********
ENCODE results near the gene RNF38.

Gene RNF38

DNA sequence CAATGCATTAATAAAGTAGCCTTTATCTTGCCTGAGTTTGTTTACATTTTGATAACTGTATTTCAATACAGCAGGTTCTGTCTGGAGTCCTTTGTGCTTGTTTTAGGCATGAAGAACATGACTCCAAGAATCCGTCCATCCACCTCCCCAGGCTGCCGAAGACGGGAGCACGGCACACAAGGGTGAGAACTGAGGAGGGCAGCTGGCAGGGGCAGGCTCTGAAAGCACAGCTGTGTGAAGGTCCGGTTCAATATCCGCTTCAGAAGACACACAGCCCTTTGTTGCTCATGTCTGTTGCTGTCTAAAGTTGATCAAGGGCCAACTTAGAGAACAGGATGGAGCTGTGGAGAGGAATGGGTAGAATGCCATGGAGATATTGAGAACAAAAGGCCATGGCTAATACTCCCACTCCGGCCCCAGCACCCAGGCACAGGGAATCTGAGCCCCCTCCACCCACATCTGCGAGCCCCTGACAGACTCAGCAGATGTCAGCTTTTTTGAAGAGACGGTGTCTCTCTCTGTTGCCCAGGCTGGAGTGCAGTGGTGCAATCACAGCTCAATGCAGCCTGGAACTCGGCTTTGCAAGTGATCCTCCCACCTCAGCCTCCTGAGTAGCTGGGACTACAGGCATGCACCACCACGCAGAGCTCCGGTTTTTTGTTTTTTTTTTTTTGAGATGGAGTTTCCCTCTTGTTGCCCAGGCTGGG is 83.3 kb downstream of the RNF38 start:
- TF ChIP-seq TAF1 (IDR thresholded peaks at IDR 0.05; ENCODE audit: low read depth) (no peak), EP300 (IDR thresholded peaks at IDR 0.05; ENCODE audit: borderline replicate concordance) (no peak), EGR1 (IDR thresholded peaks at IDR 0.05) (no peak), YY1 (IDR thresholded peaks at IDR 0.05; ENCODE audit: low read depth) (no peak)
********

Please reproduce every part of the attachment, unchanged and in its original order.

ENCODE results near the gene RNF38.

Gene RNF38

DNA sequence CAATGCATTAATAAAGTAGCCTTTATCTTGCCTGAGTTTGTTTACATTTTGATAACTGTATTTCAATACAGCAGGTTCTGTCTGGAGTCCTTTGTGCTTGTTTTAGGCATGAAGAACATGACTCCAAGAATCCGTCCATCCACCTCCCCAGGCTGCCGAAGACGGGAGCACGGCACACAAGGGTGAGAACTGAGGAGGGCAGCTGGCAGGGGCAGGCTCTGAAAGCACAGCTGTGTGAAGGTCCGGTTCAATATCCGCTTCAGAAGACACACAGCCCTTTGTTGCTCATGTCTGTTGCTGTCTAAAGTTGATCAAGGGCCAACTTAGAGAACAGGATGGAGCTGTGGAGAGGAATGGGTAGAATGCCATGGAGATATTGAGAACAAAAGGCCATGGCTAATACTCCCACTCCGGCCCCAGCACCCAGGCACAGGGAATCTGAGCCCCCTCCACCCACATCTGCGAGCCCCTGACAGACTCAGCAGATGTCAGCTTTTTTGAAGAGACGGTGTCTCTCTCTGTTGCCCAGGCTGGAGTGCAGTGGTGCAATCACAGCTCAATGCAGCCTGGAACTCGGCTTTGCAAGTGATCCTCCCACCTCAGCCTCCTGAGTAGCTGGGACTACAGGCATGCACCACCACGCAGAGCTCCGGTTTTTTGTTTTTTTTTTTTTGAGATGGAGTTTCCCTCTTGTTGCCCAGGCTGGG is 83.3 kb downstream of the RNF38 start:
- TF ChIP-seq TAF1 (IDR thresholded peaks at IDR 0.05; ENCODE audit: low read depth) (no peak), EP300 (IDR thresholded peaks at IDR 0.05; ENCODE audit: borderline replicate concordance) (no peak), EGR1 (IDR thresholded peaks at IDR 0.05) (no peak), YY1 (IDR thresholded peaks at IDR 0.05; ENCODE audit: low read depth) (no peak)